If SCE&G has its way, its average customer will pay $141.73 per month. That’s 42.4 percent more than customers of Duke Energy, 40.6 percent more than customers of Progress Energy and 25.8 percent more than Santee-Cooper customers.

SCE&G customers should be outraged at the disparity. But then they should have been outraged all along. They already pay 35.7 percent more than Duke’s, 34 percent more than Progress’ and 26.1 percent more than Santee-Cooper’s customers.

SCE&G contends that it needs the rate increase because of several situations. At the Wateree Station power plant, a new “scrubber” ($280 million) was brought into service in 2010 to meet federal clean air standards. Nearly $30 million has been spent on other environmental upgrades and projects.

With the downturn in financial markets, SCE&G has incurred additional expenses associated with employee pensions.

And SCE&G wants to add to a storm reserve to help in the event of another Hurricane Hugo.

Still, it is puzzling that SCE&G should need so much more for operations and maintenance than its counterparts.

Maybe the utility needs to economize. If expenses cited by the state’s Office of Regulatory Staff are any indication, there’s room for cost-cutting, and maybe for a change of attitude, too.

Case in point: An audit of SCE&G by the ORS, which serves as the state’s consumer advocate on utilities, found that one member of the board of directors charged a $50 glass of scotch whiskey to the company.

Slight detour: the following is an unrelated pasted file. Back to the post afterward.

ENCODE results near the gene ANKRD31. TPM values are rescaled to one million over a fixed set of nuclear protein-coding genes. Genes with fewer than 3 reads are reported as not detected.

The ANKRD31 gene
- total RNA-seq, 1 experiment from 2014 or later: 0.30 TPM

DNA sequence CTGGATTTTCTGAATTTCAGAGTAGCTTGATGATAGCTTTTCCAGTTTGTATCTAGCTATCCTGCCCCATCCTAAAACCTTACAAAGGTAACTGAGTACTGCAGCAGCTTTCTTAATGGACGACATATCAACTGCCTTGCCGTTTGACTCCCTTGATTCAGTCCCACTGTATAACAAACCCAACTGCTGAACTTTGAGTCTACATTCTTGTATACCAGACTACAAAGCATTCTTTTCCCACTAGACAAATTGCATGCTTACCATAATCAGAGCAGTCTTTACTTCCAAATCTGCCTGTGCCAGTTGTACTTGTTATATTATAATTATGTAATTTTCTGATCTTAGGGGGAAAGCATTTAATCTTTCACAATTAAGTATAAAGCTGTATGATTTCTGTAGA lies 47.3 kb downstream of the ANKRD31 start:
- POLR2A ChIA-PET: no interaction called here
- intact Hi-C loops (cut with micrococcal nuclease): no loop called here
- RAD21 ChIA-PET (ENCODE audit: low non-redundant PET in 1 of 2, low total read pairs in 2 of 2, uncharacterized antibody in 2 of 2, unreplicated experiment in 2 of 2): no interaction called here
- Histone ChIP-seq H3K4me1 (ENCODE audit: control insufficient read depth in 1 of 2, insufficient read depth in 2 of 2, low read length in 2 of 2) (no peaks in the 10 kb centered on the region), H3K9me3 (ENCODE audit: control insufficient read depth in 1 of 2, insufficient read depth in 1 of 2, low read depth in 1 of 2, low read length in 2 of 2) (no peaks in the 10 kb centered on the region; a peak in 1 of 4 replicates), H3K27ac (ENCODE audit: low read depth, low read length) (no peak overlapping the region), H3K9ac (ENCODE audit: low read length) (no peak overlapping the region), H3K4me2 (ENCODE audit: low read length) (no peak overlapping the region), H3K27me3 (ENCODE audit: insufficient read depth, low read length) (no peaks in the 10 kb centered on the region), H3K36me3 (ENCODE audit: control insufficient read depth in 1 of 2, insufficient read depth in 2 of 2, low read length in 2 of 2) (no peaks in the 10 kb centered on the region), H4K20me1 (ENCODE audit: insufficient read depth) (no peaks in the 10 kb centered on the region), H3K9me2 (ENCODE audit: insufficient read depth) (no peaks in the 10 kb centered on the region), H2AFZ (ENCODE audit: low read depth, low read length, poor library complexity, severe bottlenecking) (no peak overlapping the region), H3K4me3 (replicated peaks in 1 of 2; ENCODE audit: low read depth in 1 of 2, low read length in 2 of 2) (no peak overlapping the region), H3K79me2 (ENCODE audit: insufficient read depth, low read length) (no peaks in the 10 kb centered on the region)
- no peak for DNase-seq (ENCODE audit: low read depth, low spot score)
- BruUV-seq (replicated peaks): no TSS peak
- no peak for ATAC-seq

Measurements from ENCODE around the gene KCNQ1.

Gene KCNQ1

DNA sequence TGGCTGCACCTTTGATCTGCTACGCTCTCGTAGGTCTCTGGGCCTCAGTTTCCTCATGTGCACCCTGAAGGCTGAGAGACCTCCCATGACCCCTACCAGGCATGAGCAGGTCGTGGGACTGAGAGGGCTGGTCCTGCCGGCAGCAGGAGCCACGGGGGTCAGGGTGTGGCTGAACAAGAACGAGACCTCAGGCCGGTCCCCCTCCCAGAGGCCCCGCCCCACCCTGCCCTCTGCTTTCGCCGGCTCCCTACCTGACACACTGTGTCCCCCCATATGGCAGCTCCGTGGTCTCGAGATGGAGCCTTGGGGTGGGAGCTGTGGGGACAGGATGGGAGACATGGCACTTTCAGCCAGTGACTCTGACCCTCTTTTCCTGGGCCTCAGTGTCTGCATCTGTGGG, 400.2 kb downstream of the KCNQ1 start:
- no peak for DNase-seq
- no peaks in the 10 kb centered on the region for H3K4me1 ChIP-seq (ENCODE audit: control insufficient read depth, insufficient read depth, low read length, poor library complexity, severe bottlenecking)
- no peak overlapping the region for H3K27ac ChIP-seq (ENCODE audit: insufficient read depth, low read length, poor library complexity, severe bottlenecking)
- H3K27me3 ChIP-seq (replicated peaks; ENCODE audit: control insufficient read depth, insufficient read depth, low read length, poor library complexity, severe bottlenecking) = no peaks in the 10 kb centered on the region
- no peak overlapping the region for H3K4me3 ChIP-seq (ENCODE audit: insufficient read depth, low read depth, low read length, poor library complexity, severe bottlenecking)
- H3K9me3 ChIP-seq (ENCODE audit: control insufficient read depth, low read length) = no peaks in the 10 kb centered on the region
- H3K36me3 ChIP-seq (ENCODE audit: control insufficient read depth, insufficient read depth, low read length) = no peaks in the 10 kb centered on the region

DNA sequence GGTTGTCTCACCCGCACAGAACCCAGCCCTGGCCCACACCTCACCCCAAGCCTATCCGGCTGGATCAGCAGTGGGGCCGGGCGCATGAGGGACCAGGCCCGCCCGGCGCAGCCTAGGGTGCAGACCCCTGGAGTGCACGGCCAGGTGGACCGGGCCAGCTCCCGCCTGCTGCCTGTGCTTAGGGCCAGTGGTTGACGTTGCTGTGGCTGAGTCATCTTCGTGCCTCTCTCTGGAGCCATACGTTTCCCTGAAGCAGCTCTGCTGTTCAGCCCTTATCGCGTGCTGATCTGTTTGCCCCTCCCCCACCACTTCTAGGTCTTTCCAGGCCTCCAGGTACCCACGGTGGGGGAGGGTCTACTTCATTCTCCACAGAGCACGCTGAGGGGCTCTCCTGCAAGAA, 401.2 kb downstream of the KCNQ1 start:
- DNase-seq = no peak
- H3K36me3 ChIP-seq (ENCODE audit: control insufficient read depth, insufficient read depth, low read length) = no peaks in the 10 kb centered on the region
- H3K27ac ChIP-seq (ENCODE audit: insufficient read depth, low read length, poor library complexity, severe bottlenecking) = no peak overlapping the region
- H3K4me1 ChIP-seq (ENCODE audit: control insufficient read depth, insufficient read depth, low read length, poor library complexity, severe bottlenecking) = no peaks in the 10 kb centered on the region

And SCE&G paid $370 for a $37 steak at a Ruth’s Chris Steak House. The ORS says the restaurant made a mistake on the bill, but it’s alarming that SCE&G’s accounting department didn’t question paying $370 for a steak. Even a $37 steak is pretty pricey.

Auditors for ORS caught those two charges by reviewing just a sample of the utility’s expenses. You have to wonder what a top-to-bottom audit might produce — and what it might reveal about the utility’s mindset on budgeting and spending.

SCE&G customers who don’t want to see their already-high bills get higher can send a loud message to the S.C. Public Service Commission, which must approve or deny the request.

The PSC has scheduled three public hearings across the state to gather public input. On Nov. 5, the hearing will be at 6 p.m. in Charleston at the International Longshoremen’s Association Local 1422 on Morrison Drive.

History shows that people can make a difference by speaking up in a night hearing. In 2010, after catching considerable flak from understandably alarmed customers, SCE&G dropped its initial proposal for a boost in electricity rates from 9.52 percent to 6.55 percent over one year. Then it dropped its proposal to 4.88 percent — over three years.

Writing letters of protest helps, but the ORS says commissioners do not see those letters. They do pay heed when customers speak out in person.

The ORS is still determining what it will recommend to the PSC. It will definitely protest part of the rate increase request, and it might well protest a significant portion of the request.

Other entities expected to address the rate hike include AARP, industrial customers, the Navy, Walmart and the South Carolina Small Business Chamber of Commerce, which described SCE&G’s rationale for a rate hike as “appalling and offensive.”

Consumers should be advised that SCE&G also is likely to portray itself as the good guy by proposing a reduction in fuel costs to customers. But the fact is that state regulations dictate that the reduction would happen regardless of whether a rate hike is approved, according to the ORS.

SCE&G’s ability to continue providing electricity is vital to our state’s citizens and to its economic future. But it’s difficult to imagine that the utility can justify a rate scale that tops others by 40 percent and more.

If the PSC can rein them in, well, we’d drink to that — though with something less expensive than a $50 glass of scotch.